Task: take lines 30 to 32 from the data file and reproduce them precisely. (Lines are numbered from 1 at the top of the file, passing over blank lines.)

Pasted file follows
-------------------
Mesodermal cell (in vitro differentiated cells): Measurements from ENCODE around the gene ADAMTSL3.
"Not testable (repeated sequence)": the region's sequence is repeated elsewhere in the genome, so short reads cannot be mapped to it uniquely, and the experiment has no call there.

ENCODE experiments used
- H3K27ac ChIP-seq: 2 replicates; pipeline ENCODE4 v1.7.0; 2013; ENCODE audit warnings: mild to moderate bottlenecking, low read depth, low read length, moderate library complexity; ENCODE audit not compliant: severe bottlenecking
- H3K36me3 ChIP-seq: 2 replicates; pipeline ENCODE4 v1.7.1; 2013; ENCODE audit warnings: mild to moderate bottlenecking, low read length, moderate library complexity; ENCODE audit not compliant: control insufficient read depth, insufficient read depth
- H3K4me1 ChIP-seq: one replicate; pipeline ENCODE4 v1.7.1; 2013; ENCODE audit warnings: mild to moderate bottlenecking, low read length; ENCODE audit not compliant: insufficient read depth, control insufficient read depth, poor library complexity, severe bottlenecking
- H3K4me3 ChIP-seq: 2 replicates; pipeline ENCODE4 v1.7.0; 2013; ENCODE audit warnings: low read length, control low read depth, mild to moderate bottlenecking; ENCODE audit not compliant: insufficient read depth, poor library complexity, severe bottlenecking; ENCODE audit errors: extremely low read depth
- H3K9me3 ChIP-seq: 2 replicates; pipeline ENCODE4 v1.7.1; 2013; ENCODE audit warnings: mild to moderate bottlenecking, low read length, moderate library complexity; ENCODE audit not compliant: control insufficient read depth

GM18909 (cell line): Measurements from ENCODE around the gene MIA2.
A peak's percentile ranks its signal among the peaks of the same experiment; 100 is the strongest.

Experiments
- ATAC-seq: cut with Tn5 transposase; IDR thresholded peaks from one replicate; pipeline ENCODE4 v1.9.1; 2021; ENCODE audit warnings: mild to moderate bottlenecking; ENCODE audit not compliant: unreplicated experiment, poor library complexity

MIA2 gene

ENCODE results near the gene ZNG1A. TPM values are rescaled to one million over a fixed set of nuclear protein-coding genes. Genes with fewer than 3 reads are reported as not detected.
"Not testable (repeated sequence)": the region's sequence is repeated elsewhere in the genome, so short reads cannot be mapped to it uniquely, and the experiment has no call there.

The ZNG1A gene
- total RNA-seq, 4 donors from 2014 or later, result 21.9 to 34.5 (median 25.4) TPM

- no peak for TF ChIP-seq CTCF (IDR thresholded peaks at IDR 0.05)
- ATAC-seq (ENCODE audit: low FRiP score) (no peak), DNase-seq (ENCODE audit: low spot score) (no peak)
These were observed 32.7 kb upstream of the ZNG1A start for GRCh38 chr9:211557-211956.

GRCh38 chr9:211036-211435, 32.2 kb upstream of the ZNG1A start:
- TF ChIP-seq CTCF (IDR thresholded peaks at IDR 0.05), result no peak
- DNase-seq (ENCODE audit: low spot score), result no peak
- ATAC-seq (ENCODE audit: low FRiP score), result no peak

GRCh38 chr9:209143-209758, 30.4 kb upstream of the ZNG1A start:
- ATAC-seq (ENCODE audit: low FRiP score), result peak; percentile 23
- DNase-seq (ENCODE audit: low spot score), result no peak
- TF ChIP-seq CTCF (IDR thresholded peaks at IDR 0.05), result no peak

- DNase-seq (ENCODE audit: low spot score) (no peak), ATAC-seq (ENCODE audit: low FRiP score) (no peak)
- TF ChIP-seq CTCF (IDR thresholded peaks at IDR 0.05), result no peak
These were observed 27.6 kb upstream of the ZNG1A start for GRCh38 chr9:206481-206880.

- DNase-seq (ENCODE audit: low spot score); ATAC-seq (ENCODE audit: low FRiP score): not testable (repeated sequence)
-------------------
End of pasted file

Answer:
- TF ChIP-seq CTCF (IDR thresholded peaks at IDR 0.05), result no peak
These were observed 27.6 kb upstream of the ZNG1A start for GRCh38 chr9:206481-206880.

- DNase-seq (ENCODE audit: low spot score); ATAC-seq (ENCODE audit: low FRiP score): not testable (repeated sequence)